Exporting US Wines

Despite my general predilection for old world wines (I think my sister dating a French sommelier when I was in my formative early 20s has something to do with such favoritism), it seems there’s never been a better time to enjoy domestic wine. So many thoughtful producers up-and-down the west coast turning out soulful wines, and while I’m far less familiar with happenings out East, I’m sure there’s plenty to be discovered as well.

This has me wondering whether there could ever be a world in which a significant percentage (say ~30%, a la France) of American fine wine is exported for a global audience. I’d expect obstacles in countries with a storied history of domestic production (esp. France and Italy), but anecdotal evidence suggests many Europeans (esp. Scandinavians) are genuinely interested in what’s happening in places like WV, Sonoma Coast, etc.

I understand that most high-end producers admired on this board realize the best economics via a DTC model - no middlemen after all. But, I’m curious 1) whether there’s an appetite amongst this group to seek a more global audience despite a potential haircut in margin, and 2) what other obstacles may stand in the way of a more fruitful exportation business.

Just food for thought… as a kid raised between Northern California and Portland Oregon, I am passionate about turning others on to the dynamic world of US wine beyond the OG Napa Valley cabs of yesteryear (not that there’s anything wrong with those, per se).

Since this subform is far less trafficked than WINE TALK, I hope it’s OK that I’m tagging several folks here to hopefully weigh in. Thanks in advance!

@Marcus_Goodfellow @Megan_Joy
@Ken_Pahlow @Erica_Landon
@Erin_Di_Costanzo
@Jim_Anderson
@Adam_Frisch
@Frank_Ingriselli
@Seth_M_Long
@larry_schaffer
@Fred_Scherrer
@William_Kelley
@Otto_Forsberg (as someone who appears to enjoy and seek US wine in Finland!)

I see more Oregon wines in the UK, including @Marcus_Goodfellow

on a recent visit to Drake at Whitcraft, he noted the Nordics had more demand for his wine than he had wine

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Thanks, Shan - I’ve heard similar stories from producers about demand from the Nordics.

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The state of California has a huge governmental program to assist CA producers in their exporting efforts, EU included.

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Do you think the potential market is being met through these government programs, or is there an opportunity to aid from the private side? It remains surprising to me that there are several successful, broad importing businesses, yet nothing comparable for exporting (at least that I’m aware of… could be simple ignorance).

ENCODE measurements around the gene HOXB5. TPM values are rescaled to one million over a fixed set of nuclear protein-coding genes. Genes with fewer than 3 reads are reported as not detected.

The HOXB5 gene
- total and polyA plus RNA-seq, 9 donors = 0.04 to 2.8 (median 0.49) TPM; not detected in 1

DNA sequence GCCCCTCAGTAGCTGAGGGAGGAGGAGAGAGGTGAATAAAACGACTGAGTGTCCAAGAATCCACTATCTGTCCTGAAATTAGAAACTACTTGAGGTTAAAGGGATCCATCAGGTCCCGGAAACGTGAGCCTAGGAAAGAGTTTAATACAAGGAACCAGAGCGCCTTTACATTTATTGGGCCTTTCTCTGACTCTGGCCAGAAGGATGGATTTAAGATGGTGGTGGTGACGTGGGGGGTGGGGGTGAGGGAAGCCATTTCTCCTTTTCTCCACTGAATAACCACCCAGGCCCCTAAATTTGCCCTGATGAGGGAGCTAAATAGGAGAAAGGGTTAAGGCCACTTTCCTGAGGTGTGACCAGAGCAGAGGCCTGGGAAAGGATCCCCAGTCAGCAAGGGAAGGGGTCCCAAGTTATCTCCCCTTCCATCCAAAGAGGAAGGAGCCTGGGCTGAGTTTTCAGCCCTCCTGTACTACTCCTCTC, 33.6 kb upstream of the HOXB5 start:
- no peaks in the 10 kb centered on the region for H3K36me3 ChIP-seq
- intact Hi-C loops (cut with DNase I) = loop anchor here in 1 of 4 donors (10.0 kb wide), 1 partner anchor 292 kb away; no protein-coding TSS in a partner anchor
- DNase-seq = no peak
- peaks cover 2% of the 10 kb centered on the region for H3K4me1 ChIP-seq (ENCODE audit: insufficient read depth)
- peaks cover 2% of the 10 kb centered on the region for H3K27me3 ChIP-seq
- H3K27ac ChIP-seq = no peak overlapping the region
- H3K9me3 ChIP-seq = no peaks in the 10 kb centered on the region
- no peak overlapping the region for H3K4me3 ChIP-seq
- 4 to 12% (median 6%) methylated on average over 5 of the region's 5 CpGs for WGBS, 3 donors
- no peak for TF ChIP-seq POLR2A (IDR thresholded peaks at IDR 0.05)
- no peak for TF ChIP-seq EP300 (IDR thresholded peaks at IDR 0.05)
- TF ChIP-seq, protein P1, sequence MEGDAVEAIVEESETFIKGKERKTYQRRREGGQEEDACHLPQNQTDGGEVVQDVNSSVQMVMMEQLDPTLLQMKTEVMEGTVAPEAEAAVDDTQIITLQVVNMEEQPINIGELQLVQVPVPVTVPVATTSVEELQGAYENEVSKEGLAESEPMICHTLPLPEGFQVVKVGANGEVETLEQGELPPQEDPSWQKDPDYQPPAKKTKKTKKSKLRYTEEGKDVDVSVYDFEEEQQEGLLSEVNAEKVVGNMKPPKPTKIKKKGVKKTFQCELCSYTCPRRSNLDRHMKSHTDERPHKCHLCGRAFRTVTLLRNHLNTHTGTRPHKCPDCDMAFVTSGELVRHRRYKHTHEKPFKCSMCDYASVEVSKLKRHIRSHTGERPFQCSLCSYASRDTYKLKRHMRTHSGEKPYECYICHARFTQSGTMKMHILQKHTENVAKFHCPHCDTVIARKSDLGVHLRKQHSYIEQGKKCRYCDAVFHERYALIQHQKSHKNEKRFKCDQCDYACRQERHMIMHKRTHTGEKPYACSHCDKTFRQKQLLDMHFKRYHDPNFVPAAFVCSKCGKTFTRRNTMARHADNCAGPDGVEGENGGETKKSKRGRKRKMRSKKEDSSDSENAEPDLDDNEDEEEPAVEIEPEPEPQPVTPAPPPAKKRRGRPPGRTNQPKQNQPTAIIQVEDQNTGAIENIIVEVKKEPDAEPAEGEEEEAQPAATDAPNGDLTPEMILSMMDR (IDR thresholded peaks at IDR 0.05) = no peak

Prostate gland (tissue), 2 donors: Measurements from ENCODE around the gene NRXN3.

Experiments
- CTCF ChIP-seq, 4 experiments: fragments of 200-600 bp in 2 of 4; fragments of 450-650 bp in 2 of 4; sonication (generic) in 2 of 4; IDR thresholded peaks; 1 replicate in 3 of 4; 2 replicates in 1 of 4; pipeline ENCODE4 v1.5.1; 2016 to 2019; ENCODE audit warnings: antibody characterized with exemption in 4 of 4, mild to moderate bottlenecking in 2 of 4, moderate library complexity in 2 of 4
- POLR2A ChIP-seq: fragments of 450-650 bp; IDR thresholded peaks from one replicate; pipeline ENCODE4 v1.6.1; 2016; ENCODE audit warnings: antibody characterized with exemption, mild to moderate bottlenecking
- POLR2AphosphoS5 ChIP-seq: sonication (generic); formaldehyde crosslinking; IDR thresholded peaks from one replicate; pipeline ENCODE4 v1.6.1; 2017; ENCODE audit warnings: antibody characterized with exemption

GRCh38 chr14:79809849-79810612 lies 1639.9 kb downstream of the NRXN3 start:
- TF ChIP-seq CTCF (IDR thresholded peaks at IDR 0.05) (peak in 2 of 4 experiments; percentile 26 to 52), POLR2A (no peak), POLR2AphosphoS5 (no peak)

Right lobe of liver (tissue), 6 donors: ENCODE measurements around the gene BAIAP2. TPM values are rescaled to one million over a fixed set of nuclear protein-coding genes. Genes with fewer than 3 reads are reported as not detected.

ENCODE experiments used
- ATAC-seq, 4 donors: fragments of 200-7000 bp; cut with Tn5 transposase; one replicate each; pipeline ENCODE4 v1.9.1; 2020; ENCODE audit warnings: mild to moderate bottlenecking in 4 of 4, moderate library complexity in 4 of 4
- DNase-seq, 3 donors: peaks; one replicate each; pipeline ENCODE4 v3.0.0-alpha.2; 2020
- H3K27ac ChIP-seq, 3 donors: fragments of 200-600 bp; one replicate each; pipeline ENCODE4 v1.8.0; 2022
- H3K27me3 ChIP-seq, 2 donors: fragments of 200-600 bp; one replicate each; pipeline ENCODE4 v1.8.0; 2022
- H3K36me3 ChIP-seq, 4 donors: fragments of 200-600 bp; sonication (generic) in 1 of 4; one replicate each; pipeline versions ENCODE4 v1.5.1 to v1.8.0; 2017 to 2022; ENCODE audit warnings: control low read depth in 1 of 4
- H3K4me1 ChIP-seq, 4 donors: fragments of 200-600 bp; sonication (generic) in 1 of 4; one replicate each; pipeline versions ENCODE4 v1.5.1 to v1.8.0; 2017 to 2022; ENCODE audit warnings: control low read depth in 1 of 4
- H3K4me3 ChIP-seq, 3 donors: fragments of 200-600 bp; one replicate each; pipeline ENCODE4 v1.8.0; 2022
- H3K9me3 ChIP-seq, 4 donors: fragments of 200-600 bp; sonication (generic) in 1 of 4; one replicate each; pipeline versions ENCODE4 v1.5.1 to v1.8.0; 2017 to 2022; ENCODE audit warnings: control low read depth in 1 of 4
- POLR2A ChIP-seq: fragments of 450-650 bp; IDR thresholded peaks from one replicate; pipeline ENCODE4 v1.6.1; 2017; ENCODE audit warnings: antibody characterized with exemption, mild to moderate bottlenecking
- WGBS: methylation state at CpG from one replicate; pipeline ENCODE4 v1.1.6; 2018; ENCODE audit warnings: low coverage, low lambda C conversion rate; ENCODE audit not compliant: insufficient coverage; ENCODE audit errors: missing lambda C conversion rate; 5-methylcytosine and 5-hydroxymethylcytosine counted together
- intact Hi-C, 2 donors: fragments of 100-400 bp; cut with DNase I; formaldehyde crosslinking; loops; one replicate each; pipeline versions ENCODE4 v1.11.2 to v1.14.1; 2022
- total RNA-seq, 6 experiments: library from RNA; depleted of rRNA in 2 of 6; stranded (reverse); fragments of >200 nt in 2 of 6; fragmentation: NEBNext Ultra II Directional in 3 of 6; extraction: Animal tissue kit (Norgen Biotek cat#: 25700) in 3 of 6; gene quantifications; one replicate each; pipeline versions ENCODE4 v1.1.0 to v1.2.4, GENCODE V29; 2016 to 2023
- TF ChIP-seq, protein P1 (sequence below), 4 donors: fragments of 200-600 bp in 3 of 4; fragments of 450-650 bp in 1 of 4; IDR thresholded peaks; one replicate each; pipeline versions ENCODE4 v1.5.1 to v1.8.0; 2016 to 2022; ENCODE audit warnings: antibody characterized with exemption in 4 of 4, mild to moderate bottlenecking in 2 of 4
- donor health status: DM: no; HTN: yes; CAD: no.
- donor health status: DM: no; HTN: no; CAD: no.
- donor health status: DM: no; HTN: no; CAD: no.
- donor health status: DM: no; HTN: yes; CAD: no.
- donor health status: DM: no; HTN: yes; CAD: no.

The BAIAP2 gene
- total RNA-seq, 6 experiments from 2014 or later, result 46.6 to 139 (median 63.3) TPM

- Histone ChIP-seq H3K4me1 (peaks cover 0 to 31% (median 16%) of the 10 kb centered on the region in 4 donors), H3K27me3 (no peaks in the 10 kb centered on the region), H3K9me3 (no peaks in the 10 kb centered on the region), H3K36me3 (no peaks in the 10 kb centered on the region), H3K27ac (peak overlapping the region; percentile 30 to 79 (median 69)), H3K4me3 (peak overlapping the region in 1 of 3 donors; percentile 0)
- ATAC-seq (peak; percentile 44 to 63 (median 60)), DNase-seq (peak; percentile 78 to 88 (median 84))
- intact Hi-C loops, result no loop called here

I have not worked with the CA governmental agency, but I am under the impression that they provide consulting and guidance to those domestic producers wishing to export. They help in paperwork, logistics, etc. My limited experience with CA exports has been situations where a foreign buyer has made inquiry, or the producer has already designated a market it wants to be in and seeks assistance in starting the ball rolling. So, the generally answer your question, I think the private side has plenty of opportunity and less be bureaucracy. More often than not, private enterprise finds better solutions, quicker and more economically.

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Appreciate the thoughtful response, thanks Ari!

I’m not experienced with any CA gov’t program for export assistance. However, I have found some interest in Norway and UK for our wines. Aside from some paperwork obligations on our part, it is not a huge issue for us to send wines off across the Atlantic. I suspect the real headaches and impediments come up on the importer’s side of the equation depending on the country.

F

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There are a number of CA wineries that have decent export business to Japan. There are also at least a few people who live in Japan and come to CA to make wine during harvest, mostly for sales in Japan.

-Al

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I’ve focused quite heavily on exports and have importers in UK, Sweden, Denmark and Canada. All of these countries are reasonably open to US wines, but I think it’s much harder in other parts of Europe. Germany, Austria and Switzerland perhaps are quite benign, but I think it’s hard to get much volume from France, Spain and Italy etc (for obvious reasons).